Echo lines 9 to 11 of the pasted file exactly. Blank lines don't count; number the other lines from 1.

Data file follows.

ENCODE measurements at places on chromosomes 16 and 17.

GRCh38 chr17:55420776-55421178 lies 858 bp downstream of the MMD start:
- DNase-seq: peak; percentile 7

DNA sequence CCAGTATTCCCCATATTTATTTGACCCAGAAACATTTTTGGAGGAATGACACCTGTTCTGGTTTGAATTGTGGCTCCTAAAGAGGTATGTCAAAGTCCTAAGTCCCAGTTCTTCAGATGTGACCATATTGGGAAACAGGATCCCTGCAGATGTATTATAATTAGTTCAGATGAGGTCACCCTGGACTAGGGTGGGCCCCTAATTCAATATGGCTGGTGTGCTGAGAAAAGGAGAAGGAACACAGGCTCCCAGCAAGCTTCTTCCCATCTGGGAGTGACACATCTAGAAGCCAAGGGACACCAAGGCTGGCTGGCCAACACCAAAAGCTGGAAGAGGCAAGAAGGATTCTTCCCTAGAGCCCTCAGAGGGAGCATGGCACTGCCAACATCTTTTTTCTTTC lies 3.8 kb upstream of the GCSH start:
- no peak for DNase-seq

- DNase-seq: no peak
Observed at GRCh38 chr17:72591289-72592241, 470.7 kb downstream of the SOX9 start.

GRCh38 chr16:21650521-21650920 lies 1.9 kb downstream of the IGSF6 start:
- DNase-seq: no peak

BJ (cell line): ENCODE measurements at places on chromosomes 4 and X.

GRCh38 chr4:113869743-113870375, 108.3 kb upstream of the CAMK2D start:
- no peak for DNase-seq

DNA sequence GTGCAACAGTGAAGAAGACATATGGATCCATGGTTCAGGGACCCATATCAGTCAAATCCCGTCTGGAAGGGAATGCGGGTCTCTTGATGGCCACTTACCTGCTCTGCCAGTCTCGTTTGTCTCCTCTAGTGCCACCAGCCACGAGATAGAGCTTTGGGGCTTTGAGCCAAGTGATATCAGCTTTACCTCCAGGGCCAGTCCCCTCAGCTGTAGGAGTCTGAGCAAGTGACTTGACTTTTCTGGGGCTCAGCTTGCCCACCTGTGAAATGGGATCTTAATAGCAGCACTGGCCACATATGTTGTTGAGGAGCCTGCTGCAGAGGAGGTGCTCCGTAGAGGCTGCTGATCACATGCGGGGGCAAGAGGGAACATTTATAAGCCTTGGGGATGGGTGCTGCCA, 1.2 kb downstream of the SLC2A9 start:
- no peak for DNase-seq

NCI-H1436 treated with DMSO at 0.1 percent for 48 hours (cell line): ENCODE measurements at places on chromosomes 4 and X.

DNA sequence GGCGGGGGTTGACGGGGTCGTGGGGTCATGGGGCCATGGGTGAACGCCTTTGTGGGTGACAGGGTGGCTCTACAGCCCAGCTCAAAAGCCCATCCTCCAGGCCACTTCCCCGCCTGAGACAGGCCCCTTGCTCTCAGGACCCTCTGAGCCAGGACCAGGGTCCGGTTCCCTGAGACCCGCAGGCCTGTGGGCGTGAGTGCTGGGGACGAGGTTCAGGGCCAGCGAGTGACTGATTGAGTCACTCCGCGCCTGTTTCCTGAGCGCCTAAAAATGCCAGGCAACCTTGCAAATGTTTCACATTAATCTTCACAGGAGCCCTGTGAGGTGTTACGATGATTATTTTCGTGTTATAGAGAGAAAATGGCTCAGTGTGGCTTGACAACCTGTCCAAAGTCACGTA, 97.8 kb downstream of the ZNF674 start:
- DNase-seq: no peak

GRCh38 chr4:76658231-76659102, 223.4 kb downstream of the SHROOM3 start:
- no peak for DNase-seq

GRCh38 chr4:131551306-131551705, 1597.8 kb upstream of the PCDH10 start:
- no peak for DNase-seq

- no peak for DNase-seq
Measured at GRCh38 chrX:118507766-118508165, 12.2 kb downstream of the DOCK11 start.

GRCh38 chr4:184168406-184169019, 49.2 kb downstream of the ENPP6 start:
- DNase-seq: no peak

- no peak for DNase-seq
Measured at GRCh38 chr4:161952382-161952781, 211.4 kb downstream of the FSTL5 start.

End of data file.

- DNase-seq: no peak

BJ (cell line): ENCODE measurements at places on chromosomes 4 and X.

GRCh38 chr4:113869743-113870375, 108.3 kb upstream of the CAMK2D start: